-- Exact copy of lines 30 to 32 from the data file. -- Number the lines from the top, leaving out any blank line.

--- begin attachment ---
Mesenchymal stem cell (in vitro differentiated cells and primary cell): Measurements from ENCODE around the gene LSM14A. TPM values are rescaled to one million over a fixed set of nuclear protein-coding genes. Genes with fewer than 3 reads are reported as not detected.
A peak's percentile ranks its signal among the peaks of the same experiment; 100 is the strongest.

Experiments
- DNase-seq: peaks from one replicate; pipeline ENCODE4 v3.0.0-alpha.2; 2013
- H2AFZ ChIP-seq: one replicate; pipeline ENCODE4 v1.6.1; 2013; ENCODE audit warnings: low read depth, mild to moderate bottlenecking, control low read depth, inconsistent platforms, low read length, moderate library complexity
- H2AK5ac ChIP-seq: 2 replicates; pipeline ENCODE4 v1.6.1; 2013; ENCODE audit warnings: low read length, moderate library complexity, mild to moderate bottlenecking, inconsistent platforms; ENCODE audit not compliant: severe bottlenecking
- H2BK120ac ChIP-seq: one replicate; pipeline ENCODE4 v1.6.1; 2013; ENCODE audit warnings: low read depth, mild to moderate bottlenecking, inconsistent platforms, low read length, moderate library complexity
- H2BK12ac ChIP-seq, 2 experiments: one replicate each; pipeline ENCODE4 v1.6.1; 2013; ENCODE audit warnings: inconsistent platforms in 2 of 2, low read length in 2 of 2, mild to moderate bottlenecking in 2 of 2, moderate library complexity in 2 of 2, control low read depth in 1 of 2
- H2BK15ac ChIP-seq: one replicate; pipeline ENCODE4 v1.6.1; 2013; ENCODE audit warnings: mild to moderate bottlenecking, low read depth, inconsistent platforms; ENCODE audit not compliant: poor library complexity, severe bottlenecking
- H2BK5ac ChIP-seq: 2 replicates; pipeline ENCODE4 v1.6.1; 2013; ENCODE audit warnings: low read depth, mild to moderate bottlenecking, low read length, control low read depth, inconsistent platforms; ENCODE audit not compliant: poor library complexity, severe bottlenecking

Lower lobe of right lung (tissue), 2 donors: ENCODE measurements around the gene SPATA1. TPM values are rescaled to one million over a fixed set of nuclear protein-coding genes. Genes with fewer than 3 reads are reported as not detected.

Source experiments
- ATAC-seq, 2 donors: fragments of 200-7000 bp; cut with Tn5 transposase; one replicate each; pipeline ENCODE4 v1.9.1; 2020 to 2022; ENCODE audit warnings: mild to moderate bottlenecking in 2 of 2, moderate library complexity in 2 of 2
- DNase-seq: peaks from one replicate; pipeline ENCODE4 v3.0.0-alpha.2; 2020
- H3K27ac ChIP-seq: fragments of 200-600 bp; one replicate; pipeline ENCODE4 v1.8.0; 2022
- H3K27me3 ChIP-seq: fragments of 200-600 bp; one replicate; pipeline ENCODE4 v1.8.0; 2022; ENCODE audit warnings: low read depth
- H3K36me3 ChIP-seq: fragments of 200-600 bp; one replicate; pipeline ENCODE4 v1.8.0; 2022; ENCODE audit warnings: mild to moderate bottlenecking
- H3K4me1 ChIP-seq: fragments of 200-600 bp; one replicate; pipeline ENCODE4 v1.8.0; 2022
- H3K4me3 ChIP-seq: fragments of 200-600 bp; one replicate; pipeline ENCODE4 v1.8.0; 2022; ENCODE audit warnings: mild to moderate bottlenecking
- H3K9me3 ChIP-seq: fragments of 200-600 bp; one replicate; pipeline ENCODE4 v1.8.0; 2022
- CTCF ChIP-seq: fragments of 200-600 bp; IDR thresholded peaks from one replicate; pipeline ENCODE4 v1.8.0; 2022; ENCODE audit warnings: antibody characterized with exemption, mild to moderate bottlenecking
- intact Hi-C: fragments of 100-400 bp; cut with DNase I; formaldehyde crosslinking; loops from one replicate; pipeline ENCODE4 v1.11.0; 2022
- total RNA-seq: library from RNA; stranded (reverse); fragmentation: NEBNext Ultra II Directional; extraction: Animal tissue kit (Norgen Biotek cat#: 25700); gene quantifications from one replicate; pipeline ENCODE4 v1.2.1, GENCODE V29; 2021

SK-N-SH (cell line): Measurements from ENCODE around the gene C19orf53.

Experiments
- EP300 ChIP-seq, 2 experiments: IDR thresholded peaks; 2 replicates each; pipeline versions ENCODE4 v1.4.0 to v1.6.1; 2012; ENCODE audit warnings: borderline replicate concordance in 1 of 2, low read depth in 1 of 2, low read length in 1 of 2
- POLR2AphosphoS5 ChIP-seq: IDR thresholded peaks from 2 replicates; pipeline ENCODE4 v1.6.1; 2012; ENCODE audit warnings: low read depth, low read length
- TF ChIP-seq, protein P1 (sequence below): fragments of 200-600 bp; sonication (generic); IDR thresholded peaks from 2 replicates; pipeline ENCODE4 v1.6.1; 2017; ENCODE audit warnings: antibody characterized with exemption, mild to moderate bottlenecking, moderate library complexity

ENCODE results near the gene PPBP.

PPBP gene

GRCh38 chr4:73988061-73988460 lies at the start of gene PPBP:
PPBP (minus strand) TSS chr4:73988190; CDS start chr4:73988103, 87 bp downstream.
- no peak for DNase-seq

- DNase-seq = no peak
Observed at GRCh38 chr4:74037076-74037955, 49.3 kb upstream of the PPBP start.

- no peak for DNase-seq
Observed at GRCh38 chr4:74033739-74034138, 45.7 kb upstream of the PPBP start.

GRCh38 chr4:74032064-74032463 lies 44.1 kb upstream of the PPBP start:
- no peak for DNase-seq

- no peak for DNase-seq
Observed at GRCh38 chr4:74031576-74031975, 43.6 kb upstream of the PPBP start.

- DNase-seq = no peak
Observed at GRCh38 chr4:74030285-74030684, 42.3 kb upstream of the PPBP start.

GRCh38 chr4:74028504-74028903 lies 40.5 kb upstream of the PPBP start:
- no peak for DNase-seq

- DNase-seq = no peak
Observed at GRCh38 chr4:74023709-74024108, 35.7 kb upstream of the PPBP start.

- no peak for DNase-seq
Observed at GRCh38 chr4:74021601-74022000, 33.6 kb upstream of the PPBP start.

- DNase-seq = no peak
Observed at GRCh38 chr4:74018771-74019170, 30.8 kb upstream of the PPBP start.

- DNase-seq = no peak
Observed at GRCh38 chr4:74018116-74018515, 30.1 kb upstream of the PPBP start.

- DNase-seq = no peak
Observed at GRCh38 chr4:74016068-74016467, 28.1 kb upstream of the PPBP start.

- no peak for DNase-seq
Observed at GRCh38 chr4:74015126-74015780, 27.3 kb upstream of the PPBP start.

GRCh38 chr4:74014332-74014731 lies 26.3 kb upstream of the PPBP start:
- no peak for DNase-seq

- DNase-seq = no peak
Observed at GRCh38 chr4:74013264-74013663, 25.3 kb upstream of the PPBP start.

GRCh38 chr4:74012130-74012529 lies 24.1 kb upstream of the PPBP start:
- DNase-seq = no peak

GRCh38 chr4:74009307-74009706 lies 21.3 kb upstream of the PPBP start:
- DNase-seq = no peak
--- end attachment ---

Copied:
PPBP gene

GRCh38 chr4:73988061-73988460 lies at the start of gene PPBP:
PPBP (minus strand) TSS chr4:73988190; CDS start chr4:73988103, 87 bp downstream.